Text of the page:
Based on Rawski’s testimony, the trial court found that the
grounds for a ch. 51 mental commitment and an involuntary medication
order had been proven by clear and convincing evidence. A ch. 51
commitment order and an involuntary medication order were entered
following the bench trial. Helen appealed both orders.
The District II Wisconsin Court of Appeals reversed the finding that
Helen was not a proper subject for detainment or treatment under ch. 51
because Alzheimer’s disease is not a qualifying mental condition
under that chapter.
At the court of appeals level, amici briefs were filed by
Disability Rights Wisconsin and the Coalition of Wisconsin Aging Groups
in support of Helen E.F.’s position,
and the Wisconsin Counties Assoc. in support of Fond du Lac County.
Principles of law and Elder Law Section
The Elder Law Section has over 900 members who represent individuals
who are elderly and individuals with disabilities, including mental
illness. Elder Law Section members frequently handle cases involving
individuals afflicted with Alzheimer’s.
We, the Elder Law Section members, see these cases both from the
perspective of assisting an individual who is recently diagnosed with
Alzheimer’s to “put their affairs in order” including
the execution of powers of attorney for health care.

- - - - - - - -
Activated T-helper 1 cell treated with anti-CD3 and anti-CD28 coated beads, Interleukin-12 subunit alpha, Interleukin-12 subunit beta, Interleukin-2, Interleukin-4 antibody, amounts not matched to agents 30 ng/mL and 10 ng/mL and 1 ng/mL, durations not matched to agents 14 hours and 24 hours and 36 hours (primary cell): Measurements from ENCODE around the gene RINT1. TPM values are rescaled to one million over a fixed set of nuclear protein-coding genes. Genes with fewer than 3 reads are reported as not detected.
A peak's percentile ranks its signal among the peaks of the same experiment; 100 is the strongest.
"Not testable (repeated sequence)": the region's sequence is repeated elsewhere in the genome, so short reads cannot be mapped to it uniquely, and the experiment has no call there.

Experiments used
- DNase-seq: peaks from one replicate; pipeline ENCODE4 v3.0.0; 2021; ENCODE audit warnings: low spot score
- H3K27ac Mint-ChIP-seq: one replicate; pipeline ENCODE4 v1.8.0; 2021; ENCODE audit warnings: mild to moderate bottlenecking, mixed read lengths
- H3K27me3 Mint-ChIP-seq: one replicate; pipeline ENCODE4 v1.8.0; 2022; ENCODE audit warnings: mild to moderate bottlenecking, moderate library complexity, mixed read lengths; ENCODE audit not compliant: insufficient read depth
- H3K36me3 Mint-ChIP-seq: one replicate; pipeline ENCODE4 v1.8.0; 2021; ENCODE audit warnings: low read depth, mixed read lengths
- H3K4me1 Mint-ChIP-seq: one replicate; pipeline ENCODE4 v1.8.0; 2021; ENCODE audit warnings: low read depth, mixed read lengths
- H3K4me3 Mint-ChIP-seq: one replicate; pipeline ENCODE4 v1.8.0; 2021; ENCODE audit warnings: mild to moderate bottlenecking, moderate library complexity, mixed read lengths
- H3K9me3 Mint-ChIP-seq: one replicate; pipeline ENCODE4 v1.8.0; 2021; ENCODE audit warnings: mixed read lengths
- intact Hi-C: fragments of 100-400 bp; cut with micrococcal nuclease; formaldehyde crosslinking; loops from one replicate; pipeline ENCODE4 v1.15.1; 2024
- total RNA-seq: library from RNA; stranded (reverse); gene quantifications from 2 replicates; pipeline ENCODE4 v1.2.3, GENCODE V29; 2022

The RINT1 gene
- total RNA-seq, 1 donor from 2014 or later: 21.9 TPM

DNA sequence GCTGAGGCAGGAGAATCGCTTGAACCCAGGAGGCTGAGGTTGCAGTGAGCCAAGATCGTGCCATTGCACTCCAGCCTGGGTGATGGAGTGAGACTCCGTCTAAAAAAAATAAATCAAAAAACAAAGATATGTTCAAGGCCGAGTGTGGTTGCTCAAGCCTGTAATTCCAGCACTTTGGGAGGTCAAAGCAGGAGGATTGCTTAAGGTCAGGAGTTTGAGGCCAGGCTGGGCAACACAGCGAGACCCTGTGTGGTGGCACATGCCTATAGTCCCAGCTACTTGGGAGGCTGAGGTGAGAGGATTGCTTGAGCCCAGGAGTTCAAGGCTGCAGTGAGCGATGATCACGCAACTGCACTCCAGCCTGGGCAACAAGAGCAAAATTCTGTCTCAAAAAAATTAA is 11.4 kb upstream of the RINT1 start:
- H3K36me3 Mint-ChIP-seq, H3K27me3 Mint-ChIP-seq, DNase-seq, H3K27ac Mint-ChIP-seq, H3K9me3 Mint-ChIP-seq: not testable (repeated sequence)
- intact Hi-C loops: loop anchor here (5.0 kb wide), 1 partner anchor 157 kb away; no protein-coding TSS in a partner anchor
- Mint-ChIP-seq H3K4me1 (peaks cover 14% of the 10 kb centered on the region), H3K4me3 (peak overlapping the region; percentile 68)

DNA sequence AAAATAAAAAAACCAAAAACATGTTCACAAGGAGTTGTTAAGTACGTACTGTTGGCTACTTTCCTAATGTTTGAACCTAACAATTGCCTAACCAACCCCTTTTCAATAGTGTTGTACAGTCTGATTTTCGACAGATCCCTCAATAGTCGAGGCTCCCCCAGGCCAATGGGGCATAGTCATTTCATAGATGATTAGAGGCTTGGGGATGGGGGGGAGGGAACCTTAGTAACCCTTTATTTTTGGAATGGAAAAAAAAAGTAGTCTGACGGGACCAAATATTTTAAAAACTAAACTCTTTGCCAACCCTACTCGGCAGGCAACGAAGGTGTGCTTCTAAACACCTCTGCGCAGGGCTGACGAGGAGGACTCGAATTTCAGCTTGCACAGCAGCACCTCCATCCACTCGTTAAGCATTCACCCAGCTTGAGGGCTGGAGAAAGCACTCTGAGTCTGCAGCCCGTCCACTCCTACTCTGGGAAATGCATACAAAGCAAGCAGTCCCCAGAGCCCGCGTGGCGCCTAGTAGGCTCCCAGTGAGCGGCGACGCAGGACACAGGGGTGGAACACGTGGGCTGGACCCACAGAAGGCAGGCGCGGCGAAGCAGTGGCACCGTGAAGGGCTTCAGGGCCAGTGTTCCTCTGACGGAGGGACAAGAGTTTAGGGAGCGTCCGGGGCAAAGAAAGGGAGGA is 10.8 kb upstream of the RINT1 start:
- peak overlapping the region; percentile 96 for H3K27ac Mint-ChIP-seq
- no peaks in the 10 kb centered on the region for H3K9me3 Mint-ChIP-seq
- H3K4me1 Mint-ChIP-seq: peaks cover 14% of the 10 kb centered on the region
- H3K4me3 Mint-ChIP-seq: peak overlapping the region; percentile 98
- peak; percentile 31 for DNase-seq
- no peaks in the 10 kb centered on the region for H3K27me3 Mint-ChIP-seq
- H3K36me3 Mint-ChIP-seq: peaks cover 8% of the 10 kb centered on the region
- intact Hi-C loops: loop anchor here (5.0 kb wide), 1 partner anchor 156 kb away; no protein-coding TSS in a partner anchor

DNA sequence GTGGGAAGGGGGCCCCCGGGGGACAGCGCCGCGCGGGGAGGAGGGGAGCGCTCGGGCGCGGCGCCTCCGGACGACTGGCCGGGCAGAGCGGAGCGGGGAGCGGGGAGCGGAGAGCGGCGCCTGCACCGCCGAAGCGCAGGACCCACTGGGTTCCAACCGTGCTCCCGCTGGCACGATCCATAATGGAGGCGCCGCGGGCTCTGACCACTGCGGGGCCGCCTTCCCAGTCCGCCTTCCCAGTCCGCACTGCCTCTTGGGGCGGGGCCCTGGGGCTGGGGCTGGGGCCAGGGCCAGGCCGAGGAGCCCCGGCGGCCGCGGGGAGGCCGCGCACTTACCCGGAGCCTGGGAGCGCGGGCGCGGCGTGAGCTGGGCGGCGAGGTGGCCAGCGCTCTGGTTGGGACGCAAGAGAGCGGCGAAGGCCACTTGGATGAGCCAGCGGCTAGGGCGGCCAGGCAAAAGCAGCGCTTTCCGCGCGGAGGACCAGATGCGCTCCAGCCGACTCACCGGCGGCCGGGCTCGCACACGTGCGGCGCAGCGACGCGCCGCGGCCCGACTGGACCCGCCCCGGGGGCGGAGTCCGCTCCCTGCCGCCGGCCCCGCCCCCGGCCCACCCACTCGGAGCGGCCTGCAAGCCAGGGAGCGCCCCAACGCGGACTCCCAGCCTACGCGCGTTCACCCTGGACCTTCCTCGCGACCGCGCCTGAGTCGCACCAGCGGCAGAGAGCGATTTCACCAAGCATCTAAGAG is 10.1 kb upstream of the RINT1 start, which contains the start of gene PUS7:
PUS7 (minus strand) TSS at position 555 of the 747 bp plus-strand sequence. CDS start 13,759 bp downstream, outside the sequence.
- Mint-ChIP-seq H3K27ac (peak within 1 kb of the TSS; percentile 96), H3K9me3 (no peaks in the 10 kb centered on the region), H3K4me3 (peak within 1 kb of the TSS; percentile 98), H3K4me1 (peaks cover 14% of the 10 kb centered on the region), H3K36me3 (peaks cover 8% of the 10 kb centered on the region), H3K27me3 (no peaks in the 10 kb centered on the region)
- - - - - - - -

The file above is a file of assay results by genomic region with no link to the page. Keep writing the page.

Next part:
We also see the family members attempting to help an individual in
later stages of the disease, in seeking out and obtaining appropriate
care and services. The issues of the appropriate treatment and autonomy
for these individuals are paramount.
The expressed principle of law in this case involves the interpretation
of mental Illness within ch. 51 involving mental commitments, and the
question of whether Alzheimer’s is included in that definition.
The underlying principles of law involve the interaction between when it
is appropriate to use ch. 51, and when it is appropriate to use ch. 55,
to obtain psychiatric treatment.
Finally, an area that is not addressed in the decision on appeal, but
that may be significantly affected by the court’s decision, is the
ability of family members or an agent under a durable power of attorney
to admit an individual with Alzheimer’s to an assisted living
facility or skilled nursing facility, if the court finds
Alzheimer’s to be a mental illness. A finding that
Alzheimer’s is a mental illness will effectively invalidate
advance planning in the form of health care powers of attorney for most